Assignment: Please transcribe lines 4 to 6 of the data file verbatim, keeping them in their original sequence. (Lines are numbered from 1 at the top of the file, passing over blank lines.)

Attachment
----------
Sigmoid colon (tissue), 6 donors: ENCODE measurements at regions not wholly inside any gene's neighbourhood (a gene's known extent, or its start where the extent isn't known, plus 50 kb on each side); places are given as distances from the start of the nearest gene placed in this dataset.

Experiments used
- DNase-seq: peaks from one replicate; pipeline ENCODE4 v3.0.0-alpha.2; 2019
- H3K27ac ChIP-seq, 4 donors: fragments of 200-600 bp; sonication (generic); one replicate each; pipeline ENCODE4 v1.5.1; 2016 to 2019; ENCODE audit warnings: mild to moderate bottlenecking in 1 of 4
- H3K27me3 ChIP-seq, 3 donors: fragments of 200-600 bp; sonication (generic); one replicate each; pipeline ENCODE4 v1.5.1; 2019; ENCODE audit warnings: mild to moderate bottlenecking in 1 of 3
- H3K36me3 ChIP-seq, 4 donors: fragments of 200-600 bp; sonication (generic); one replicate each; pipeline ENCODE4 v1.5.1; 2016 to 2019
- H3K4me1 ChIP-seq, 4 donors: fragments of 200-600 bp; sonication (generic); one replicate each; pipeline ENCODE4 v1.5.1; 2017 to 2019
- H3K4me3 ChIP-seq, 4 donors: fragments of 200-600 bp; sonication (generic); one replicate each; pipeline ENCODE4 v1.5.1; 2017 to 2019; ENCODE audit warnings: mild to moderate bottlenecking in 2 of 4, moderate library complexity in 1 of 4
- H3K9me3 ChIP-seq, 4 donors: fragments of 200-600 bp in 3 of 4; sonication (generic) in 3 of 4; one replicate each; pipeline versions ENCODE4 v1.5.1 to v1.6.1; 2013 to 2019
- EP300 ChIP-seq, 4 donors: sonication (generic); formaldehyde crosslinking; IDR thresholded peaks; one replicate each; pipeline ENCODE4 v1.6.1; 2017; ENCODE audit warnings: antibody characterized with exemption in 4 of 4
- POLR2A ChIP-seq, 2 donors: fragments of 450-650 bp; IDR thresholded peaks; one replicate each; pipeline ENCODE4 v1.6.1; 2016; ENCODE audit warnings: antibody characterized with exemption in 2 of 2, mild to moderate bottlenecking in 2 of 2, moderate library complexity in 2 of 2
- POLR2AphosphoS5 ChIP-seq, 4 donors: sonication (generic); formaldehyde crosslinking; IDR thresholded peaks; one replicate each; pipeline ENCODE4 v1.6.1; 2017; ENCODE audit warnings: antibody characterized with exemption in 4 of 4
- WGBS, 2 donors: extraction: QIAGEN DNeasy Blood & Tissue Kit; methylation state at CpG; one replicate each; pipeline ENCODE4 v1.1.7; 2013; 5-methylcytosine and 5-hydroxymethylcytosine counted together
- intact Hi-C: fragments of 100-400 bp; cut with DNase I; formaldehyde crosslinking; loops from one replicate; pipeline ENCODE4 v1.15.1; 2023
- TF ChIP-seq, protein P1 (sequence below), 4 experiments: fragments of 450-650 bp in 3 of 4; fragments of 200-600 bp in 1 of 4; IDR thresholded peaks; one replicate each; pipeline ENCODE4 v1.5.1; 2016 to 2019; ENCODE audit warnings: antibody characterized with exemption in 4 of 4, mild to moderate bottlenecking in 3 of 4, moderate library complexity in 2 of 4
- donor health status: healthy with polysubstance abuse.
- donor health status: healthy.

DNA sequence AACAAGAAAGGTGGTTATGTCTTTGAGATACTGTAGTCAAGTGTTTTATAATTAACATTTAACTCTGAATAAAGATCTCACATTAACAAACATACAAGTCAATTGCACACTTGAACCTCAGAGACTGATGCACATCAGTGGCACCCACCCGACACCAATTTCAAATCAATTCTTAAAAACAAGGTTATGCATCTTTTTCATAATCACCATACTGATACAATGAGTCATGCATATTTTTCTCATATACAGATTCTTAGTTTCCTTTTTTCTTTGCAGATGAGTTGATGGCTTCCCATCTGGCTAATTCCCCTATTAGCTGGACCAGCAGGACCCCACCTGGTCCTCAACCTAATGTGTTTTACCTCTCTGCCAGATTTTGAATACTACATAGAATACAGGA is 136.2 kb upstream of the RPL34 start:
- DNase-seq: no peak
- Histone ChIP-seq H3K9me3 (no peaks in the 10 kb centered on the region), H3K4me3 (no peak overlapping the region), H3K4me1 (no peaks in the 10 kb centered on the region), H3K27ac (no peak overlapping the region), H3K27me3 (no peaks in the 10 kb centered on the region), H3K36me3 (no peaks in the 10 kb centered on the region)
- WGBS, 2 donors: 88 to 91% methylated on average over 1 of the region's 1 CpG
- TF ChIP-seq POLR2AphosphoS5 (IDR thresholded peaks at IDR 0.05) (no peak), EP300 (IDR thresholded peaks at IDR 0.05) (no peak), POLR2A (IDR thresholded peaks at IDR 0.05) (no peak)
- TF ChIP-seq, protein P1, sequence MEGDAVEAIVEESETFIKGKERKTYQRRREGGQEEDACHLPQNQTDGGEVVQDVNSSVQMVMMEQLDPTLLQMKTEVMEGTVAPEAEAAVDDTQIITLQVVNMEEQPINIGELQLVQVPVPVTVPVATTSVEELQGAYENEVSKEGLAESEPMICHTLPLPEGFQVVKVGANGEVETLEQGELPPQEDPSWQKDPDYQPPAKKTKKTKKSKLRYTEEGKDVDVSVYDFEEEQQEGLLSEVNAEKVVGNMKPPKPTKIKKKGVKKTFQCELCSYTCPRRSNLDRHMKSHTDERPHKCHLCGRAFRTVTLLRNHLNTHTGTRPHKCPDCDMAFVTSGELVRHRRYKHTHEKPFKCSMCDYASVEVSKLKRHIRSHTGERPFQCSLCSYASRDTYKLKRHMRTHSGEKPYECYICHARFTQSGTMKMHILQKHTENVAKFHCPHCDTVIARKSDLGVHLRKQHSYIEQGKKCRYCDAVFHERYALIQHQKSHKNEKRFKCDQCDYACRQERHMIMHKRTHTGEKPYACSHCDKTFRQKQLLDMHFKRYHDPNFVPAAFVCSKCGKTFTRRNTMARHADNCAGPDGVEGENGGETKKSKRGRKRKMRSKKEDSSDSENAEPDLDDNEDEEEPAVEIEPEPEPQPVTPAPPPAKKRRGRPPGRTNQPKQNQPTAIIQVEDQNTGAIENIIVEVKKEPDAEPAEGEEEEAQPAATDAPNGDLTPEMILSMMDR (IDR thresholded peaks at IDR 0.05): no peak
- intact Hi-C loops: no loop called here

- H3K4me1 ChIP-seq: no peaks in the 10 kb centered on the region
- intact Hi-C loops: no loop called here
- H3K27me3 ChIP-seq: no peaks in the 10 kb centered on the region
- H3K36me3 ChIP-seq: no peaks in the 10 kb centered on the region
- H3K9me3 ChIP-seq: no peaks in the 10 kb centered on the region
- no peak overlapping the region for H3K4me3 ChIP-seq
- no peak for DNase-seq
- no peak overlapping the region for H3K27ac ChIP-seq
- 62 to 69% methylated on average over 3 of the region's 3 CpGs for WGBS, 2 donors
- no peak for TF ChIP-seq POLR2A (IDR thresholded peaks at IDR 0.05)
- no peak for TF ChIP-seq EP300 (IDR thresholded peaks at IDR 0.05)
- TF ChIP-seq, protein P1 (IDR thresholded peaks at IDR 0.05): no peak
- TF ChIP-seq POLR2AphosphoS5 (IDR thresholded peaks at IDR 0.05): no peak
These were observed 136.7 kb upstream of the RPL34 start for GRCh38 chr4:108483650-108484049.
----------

- H3K27ac ChIP-seq, 4 donors: fragments of 200-600 bp; sonication (generic); one replicate each; pipeline ENCODE4 v1.5.1; 2016 to 2019; ENCODE audit warnings: mild to moderate bottlenecking in 1 of 4
- H3K27me3 ChIP-seq, 3 donors: fragments of 200-600 bp; sonication (generic); one replicate each; pipeline ENCODE4 v1.5.1; 2019; ENCODE audit warnings: mild to moderate bottlenecking in 1 of 3
- H3K36me3 ChIP-seq, 4 donors: fragments of 200-600 bp; sonication (generic); one replicate each; pipeline ENCODE4 v1.5.1; 2016 to 2019